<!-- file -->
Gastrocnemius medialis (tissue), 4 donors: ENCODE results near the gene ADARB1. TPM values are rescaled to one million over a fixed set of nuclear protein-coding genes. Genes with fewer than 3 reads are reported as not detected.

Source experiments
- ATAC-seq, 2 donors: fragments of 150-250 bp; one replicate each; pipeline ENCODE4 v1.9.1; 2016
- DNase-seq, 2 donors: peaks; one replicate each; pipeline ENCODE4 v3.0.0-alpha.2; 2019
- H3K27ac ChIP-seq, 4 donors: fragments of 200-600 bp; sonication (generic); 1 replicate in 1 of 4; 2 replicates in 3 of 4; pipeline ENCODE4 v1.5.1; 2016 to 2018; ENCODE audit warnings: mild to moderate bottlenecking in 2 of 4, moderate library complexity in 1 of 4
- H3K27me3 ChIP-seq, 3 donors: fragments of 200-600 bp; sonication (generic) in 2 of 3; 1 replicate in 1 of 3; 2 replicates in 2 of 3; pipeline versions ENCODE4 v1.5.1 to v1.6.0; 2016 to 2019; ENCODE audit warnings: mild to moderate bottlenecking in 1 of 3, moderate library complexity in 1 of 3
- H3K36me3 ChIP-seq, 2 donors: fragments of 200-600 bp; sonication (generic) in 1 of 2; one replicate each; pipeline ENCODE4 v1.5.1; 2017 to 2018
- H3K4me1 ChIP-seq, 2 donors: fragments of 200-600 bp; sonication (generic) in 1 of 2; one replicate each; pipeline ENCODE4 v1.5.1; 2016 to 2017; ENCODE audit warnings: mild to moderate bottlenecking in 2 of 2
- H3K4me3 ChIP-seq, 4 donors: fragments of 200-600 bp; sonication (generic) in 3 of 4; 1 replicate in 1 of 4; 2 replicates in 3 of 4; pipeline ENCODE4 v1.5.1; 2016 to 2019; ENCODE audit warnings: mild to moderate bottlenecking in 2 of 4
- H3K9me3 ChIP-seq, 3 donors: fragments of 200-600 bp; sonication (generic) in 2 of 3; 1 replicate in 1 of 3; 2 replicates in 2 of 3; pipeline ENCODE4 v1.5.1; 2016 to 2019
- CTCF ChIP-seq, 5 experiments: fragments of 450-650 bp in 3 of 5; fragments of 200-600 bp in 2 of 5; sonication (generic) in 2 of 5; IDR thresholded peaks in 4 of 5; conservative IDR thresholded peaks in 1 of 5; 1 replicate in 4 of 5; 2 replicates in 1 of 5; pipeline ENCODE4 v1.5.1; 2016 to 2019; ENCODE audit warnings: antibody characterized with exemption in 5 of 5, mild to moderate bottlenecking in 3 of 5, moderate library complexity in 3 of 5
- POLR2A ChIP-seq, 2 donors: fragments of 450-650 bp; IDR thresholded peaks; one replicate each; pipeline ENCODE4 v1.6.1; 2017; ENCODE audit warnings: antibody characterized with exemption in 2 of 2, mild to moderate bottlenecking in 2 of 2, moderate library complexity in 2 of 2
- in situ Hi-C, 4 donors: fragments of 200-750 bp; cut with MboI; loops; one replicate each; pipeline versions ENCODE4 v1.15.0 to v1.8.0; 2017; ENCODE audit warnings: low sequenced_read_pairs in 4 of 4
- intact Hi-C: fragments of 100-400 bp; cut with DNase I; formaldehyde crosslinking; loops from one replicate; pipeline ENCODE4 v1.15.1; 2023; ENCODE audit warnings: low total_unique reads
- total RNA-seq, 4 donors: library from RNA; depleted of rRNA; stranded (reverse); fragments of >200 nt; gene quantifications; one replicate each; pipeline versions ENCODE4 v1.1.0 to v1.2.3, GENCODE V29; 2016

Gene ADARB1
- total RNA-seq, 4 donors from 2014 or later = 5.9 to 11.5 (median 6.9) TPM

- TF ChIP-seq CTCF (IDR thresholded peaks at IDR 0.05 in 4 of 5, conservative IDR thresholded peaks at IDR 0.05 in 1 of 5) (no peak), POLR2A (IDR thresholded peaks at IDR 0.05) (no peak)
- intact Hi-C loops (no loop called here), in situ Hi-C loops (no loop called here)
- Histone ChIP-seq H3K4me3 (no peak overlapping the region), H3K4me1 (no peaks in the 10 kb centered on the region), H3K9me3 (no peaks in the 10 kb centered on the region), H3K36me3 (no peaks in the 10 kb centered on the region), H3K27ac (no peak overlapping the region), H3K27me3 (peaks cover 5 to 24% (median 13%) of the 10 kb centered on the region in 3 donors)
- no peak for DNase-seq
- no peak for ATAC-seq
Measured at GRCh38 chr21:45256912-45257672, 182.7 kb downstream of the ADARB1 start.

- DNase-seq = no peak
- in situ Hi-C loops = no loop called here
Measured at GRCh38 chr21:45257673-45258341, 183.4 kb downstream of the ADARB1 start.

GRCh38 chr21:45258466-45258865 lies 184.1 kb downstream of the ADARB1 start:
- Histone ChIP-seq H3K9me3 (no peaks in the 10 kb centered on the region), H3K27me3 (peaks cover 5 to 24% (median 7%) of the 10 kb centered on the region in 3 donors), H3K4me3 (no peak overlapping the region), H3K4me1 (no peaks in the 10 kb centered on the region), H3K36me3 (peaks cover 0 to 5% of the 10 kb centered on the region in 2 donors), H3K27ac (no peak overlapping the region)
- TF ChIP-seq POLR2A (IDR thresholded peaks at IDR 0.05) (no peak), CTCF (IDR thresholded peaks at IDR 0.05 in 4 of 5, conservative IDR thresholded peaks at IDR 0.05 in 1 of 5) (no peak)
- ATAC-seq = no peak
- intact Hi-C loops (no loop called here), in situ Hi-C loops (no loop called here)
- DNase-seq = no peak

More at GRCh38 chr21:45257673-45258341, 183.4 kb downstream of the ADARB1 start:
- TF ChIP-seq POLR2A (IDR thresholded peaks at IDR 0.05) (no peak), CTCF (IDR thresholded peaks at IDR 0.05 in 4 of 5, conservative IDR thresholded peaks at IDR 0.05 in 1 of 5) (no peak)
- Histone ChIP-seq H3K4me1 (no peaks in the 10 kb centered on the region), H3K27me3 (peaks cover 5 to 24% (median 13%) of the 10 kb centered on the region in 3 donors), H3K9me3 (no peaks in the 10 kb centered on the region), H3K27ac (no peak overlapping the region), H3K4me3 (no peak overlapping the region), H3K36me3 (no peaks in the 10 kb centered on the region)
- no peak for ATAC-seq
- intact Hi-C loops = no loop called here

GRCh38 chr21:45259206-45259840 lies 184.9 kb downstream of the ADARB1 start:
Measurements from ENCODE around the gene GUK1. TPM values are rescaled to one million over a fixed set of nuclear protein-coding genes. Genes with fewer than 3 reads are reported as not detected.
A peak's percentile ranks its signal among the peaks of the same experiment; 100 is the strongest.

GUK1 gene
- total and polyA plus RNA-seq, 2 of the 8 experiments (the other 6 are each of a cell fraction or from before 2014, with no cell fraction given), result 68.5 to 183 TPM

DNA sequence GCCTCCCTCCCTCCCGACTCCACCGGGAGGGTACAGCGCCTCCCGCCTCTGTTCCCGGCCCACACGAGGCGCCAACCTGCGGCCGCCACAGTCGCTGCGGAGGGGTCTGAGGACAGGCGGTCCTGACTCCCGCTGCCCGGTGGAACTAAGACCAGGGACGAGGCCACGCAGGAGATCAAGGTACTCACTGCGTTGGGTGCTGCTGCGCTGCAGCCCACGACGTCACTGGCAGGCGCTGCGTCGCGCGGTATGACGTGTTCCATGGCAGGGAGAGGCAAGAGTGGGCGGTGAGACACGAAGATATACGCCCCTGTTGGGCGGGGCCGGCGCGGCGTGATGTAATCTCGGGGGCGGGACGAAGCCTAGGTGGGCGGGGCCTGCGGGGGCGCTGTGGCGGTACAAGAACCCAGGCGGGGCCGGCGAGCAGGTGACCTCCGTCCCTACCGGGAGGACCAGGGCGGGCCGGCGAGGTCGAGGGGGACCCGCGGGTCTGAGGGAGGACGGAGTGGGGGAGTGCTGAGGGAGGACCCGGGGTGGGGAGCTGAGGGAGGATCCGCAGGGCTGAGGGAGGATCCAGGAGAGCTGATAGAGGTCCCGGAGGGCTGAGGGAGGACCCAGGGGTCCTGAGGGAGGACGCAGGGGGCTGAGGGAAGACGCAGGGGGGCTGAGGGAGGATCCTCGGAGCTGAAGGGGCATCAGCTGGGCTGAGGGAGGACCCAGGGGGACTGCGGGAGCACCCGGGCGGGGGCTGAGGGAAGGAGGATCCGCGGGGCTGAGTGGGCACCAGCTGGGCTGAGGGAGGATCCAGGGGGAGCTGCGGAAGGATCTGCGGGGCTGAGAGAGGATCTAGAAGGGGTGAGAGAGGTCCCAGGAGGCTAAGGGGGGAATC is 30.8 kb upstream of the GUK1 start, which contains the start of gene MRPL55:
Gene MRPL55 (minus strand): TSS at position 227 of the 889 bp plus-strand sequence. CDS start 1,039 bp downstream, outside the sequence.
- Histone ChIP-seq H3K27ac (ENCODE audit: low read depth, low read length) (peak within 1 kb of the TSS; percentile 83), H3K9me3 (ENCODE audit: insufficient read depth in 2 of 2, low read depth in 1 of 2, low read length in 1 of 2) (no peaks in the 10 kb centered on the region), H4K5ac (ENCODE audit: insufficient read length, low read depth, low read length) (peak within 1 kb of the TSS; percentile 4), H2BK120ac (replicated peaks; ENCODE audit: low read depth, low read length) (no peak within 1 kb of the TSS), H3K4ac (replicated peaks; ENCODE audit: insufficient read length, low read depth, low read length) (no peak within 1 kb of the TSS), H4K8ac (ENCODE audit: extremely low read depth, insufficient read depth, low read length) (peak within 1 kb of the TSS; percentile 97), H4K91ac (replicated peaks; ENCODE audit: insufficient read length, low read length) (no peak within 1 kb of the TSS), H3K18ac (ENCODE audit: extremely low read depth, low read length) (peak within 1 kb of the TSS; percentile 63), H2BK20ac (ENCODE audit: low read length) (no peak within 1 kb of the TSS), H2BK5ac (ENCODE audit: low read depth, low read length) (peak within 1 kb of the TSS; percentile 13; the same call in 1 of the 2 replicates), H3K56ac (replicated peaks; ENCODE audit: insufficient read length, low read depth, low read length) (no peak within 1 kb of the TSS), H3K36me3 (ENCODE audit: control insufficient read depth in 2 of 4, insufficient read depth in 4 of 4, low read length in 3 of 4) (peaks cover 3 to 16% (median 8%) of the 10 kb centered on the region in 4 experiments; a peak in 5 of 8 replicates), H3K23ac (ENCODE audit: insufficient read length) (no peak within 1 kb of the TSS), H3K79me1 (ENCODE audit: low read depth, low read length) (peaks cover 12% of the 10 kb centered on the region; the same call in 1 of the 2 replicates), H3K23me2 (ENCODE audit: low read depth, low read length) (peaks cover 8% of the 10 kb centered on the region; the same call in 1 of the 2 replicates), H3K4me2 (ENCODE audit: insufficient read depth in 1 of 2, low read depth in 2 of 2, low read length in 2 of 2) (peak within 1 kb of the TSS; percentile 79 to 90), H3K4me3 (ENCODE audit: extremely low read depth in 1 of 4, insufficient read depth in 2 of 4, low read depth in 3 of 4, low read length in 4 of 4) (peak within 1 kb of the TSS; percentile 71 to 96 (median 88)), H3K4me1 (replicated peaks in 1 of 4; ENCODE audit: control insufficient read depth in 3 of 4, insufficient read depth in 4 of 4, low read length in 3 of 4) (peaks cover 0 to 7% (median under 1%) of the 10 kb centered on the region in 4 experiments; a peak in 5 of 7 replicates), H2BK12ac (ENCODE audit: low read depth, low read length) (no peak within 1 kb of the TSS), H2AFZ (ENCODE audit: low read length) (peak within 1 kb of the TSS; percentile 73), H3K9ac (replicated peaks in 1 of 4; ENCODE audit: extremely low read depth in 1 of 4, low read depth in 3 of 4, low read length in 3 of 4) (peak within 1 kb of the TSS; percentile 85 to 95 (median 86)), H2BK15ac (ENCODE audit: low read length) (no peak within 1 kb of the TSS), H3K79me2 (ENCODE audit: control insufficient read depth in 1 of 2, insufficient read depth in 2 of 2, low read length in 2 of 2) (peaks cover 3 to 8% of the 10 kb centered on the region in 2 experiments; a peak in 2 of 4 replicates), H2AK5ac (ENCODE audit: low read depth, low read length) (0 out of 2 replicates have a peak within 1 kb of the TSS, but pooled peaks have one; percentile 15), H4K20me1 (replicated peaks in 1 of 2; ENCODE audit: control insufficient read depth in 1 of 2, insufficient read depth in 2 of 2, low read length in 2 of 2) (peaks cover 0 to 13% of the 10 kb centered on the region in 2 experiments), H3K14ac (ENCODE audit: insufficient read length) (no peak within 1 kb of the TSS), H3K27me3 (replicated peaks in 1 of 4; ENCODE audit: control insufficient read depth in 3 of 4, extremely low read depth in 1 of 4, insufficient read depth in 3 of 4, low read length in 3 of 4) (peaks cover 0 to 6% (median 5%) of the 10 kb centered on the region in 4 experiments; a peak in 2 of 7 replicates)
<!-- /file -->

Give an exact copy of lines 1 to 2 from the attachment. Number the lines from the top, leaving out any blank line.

Gastrocnemius medialis (tissue), 4 donors: ENCODE results near the gene ADARB1. TPM values are rescaled to one million over a fixed set of nuclear protein-coding genes. Genes with fewer than 3 reads are reported as not detected.

Source experiments